Maximum score = 12. The means reflect the correct response out of a maximum of 12. Twenty-five participants in each group.
*p < .05.
Table 3. Pitch discrimination in the melodic task.
Group (n = 25) Same 25 cents 35 cents 45 cents
M SD M SD M SD M SD
ASD 9.80 1.98 9.18* 2.38 9.66* 2.21 10.44 2.10
Typical 9.92 1.91 6.66 3.60 8.28 2.71 9.42 2.39
ASD: autism spectrum disorders; SD: standard deviation.
Maximum score = 12. Twenty-five participants in each group.
*p < .05.
Stanutz et al. 143
scores were below chance. An independent t-test deter-
mined that the group means (children with ASD: M = 12.25;
TD children: M = 10.17), excluding outliers, were statisti-
cally significant from each other (t = −2.26, p < .05, df =
24). A box plot comparing the spread of scores for the two
groups is shown in Figure 2. One of the TD children per-
formed at ceiling levels with a score of 16 correct (100%),
while eight of the children with ASD performed at or near
ceiling levels, five with scores of 16 correct (100%), and
three with scores of 15 correct (94%). Two of the children
with ASD who scored 100% were 7 and 8 years of age. The
7-year-old child was the youngest participant in the study.
Correlations between pitch discrimination
and melodic memory and nonverbal fluid
Pearson product-moment correlations were calculated
between the overall scores from the Leiter-R Brief IQ and
the various experimental tasks. Positive correlations were
found between scores on the Leiter-R and scores on the
pitch discrimination tasks in the single-tone context (r =
.38, p < .001) and on the melodic memory task (r = .31, p <
.05) but not between the scores on the Leiter-R and those on
the pitch discrimination tasks in the melodic context.
Correlations were then calculated between the TD Leiter-R
Brief IQ score and the TD scores on the various experimen-
tal tasks. The same procedure was used for the ASD scores.
A positive correlation was found between the scores on the
Leiter-R Brief IQ and the single-tone discrimination task
for both the children with ASD (r = .48, p < .05) and the TD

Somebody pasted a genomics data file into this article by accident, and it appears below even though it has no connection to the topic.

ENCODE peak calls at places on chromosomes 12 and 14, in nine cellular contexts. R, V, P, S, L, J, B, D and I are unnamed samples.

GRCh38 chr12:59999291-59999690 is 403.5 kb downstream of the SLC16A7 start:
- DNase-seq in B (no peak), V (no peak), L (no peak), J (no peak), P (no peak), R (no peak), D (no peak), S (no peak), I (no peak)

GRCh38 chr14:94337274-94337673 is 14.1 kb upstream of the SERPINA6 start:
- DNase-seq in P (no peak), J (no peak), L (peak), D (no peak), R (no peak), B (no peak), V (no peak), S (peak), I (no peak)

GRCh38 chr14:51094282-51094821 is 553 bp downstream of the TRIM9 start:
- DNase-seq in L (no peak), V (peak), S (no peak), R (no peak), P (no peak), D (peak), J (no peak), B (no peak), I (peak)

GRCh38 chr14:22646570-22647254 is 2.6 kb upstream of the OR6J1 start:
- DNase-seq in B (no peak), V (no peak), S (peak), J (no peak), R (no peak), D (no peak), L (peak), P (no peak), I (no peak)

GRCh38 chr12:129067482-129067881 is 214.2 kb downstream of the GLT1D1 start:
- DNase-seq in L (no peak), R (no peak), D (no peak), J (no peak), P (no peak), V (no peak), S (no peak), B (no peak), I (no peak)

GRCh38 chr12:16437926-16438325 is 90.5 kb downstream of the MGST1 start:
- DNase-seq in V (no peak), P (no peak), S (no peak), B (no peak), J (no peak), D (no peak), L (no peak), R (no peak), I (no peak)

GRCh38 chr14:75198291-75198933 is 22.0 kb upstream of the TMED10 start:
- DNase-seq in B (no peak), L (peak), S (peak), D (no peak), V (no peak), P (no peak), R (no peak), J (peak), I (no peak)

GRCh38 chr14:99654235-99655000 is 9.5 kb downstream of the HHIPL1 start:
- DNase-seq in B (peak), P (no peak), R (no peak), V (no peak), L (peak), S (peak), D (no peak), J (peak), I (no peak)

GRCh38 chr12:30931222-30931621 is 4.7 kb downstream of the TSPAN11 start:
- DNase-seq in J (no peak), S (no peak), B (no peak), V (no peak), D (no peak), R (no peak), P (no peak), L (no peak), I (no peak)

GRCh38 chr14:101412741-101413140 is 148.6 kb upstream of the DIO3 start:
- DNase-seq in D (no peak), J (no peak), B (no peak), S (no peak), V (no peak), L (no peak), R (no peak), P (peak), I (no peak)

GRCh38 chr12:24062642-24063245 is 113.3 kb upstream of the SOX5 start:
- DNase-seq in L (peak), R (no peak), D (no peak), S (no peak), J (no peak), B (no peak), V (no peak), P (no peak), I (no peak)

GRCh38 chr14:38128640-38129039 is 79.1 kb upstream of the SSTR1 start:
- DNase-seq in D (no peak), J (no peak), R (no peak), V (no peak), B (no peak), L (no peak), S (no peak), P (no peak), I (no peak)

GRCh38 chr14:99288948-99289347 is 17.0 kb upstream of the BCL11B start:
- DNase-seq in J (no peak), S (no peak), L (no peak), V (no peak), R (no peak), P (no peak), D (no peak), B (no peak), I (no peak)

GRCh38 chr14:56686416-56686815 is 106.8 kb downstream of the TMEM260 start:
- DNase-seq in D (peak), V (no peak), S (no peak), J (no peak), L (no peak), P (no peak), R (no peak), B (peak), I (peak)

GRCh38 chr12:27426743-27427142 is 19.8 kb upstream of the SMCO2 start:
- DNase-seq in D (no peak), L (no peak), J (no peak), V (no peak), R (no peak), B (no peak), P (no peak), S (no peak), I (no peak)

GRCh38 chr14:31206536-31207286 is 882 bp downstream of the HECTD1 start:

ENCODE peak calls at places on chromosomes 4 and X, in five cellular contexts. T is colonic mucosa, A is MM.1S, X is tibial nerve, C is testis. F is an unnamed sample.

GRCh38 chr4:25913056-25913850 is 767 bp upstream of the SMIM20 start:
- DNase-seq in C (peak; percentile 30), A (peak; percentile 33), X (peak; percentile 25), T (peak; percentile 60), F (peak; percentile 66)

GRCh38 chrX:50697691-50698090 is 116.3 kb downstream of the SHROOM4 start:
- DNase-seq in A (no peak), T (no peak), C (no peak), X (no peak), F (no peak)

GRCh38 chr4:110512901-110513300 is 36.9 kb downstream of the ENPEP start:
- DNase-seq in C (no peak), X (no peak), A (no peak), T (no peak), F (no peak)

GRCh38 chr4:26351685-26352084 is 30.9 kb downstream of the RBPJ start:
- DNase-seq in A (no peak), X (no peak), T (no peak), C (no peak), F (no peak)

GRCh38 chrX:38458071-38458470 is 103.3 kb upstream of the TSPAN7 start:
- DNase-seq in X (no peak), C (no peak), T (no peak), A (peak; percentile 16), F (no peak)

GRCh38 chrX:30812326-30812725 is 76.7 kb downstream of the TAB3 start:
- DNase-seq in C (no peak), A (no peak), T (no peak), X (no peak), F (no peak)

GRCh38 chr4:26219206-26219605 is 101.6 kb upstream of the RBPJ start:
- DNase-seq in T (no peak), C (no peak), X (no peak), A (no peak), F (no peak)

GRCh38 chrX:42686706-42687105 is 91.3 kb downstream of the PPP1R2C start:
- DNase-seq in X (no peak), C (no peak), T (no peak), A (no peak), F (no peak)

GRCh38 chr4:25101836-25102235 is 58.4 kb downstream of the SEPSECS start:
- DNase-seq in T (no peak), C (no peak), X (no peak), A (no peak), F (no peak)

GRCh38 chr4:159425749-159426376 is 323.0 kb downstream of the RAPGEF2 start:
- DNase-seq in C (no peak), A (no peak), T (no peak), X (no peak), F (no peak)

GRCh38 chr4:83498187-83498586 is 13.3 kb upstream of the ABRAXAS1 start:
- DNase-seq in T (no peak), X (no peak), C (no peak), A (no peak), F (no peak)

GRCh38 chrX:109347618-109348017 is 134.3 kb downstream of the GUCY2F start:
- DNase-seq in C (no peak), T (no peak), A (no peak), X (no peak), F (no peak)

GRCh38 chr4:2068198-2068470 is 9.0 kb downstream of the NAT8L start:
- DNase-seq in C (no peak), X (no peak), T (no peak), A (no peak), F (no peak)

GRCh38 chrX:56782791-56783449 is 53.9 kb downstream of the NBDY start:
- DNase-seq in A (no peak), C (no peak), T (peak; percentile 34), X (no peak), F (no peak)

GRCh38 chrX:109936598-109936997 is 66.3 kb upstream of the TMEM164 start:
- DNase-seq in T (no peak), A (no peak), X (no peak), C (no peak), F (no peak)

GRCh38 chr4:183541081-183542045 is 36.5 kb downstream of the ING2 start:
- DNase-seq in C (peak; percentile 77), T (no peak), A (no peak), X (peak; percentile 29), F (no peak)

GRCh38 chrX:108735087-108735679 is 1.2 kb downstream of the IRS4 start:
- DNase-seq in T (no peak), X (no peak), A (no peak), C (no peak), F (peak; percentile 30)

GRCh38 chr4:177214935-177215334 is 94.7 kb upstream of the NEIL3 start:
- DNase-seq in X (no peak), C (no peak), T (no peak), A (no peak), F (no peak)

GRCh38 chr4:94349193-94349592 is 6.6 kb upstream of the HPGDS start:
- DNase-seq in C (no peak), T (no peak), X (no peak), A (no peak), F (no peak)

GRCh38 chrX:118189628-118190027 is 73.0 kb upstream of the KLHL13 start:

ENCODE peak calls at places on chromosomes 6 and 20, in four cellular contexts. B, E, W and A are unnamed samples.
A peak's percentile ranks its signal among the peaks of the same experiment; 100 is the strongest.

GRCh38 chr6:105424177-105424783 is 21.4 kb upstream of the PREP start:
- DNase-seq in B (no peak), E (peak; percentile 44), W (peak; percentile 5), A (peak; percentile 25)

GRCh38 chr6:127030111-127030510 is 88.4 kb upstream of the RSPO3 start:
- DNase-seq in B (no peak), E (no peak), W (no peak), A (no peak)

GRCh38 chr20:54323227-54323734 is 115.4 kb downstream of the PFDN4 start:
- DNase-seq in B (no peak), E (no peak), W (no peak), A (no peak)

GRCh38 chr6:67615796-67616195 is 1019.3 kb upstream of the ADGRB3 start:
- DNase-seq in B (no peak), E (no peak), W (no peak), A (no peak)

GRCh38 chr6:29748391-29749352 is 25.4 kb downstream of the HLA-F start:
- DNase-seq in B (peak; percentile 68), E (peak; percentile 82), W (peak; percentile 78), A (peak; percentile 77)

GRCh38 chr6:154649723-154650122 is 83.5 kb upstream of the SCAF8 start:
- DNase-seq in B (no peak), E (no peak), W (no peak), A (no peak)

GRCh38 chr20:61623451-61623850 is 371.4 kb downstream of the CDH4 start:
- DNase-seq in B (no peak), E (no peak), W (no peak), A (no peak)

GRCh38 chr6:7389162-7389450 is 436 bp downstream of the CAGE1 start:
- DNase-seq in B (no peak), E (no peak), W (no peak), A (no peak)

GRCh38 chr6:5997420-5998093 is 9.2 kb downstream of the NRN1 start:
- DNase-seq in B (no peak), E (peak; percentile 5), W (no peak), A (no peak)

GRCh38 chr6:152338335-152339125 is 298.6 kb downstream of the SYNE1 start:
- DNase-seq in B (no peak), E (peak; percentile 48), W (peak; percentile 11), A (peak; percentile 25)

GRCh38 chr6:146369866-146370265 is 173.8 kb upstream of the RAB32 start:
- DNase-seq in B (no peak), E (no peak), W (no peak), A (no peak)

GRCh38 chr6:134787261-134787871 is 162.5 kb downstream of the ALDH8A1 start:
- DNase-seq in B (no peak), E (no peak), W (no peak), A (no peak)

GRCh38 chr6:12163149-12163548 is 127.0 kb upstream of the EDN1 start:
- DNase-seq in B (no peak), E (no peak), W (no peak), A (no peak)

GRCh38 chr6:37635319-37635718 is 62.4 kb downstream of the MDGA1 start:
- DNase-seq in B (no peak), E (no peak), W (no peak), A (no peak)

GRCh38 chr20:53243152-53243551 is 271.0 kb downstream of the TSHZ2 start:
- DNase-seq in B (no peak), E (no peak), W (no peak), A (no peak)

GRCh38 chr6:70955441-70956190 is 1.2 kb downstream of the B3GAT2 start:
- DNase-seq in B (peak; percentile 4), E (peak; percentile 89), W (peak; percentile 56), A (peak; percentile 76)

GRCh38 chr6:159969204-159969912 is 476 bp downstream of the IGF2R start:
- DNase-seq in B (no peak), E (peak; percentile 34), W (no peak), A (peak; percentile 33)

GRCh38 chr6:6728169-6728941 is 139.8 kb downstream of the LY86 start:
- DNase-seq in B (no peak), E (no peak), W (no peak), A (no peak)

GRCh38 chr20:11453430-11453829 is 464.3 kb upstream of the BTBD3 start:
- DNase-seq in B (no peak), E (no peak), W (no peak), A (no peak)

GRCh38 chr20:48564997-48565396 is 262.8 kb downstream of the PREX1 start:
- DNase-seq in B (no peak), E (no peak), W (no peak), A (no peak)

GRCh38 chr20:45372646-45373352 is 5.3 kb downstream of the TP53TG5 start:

children (r = .45, p < .05). In the melodic memory task,
however, only the scores of the ASD children correlated
significantly with the scores on the Leiter-R Brief IQ (r =
.40, p < .05), TD children (r =.34, p < .05).
Correlations between pitch discrimination,
melodic memory and developmental
sensitivity to sound in children with ASD
Spearman rank correlations were performed between
melodic memory, paired single-tone pitch discrimination,
melodic pitch discrimination, and developmental sensitiv-
ity to sound, as reported by parental account. Each child
was ranked with either having or not having an auditory
sensitivity to noise during their developmental history. No
statistically significant relationships were found.
Analysis of variance: discrimination of sharp
versus flat notes in single-tone pairs by
A three-way mixed design analysis of variance was per-
formed to determine differences in performance between
the children with ASD and the TD children on their dis-
crimination of flat versus sharp notes in the single-tone
context. The between-group factor was diagnosis (children
with ASD and TD children), and the within-group factors
were levels (25, 35, and 45 cents) and direction (flat vs
sharp). Main effects were found for levels (p < .01) and
Figure 2. Melodic memory performance. Melodic memory: the total number of correctly identified melodies.
144 Autism 18(2)
direction (p < .01). No main effect was found for diagnosis.
A significant interaction was found between levels by
direction (p < .05), indicating that both groups were better
able to discriminate sharpness than flatness at every level
(see Table 4). No other significant interactions were found.
Analysis of variance: discrimination of sharp
versus flat notes in the melodic task by
An analysis of variance identical in form to the one used for
single tones was used to examine sharp and flat sensitivities
in the melodic task. The between-group factor was diagno-
sis (children with ASD and TD children), and the within-
group factors were levels (25, 35, and 45 cents) and
direction (flat vs sharp). A main effect for diagnosis (p <
.01) was found, indicating statistically significant higher
scores for the children with ASD (see Table 5). A main
effect was found for levels (p < .01) but not for direction,
suggesting that children with ASD were more accurate than